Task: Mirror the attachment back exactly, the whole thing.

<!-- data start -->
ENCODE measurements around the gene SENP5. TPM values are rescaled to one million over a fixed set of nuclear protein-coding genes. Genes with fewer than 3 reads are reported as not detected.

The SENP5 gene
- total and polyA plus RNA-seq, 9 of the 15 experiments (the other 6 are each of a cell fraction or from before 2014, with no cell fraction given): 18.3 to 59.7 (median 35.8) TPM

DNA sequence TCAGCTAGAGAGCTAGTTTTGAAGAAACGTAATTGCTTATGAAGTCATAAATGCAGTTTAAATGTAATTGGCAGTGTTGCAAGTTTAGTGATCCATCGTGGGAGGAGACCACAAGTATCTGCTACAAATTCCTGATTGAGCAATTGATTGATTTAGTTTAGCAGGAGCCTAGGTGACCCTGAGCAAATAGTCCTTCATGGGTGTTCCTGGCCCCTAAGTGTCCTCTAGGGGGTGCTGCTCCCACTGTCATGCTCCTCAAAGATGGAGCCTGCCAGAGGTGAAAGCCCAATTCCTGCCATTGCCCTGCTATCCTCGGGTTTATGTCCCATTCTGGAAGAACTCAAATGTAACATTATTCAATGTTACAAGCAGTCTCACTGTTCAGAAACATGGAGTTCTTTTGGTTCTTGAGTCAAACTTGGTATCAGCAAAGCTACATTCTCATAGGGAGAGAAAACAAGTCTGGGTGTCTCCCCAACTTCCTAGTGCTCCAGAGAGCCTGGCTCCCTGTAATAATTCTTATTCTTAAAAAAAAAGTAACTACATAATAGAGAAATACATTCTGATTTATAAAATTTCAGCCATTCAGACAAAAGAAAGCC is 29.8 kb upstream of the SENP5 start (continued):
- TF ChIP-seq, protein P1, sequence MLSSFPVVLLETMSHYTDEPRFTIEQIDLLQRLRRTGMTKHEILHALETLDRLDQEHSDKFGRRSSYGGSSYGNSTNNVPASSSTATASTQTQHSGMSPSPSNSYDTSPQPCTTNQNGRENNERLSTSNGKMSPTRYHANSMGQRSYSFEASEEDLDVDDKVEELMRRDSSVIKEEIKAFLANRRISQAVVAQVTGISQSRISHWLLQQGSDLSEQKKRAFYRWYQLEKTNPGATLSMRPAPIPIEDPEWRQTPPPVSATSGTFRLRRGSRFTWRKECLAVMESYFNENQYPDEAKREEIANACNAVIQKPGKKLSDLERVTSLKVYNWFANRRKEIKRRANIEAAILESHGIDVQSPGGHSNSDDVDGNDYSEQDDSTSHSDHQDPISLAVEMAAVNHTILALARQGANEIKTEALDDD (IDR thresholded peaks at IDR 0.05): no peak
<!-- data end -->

ENCODE measurements around the gene SENP5. TPM values are rescaled to one million over a fixed set of nuclear protein-coding genes. Genes with fewer than 3 reads are reported as not detected.

The SENP5 gene
- total and polyA plus RNA-seq, 9 of the 15 experiments (the other 6 are each of a cell fraction or from before 2014, with no cell fraction given): 18.3 to 59.7 (median 35.8) TPM

DNA sequence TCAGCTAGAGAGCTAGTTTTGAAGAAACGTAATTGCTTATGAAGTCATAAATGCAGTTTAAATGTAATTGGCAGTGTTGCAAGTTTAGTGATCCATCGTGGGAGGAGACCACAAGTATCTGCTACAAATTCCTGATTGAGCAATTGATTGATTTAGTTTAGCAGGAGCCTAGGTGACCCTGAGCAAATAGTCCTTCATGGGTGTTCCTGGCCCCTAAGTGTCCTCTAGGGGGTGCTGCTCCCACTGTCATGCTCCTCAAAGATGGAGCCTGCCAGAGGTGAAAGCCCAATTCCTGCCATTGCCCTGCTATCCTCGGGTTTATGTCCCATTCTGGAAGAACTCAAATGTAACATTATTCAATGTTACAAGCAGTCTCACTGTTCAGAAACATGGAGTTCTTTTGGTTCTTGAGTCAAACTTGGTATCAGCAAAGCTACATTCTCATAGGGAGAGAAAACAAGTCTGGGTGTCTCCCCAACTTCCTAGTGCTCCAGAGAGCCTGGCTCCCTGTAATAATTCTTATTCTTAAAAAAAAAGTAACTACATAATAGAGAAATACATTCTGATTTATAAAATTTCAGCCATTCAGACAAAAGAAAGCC is 29.8 kb upstream of the SENP5 start (continued):
- TF ChIP-seq, protein P1, sequence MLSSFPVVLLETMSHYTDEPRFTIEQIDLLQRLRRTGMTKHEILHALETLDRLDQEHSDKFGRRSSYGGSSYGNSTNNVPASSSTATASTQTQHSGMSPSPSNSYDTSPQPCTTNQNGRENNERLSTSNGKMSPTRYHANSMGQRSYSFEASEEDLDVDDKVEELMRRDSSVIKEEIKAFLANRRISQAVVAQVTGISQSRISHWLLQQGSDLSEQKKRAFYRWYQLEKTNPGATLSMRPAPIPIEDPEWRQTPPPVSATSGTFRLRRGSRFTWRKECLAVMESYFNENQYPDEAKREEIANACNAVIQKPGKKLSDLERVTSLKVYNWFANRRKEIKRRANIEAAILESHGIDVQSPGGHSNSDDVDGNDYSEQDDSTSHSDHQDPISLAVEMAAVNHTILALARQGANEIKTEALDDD (IDR thresholded peaks at IDR 0.05): no peak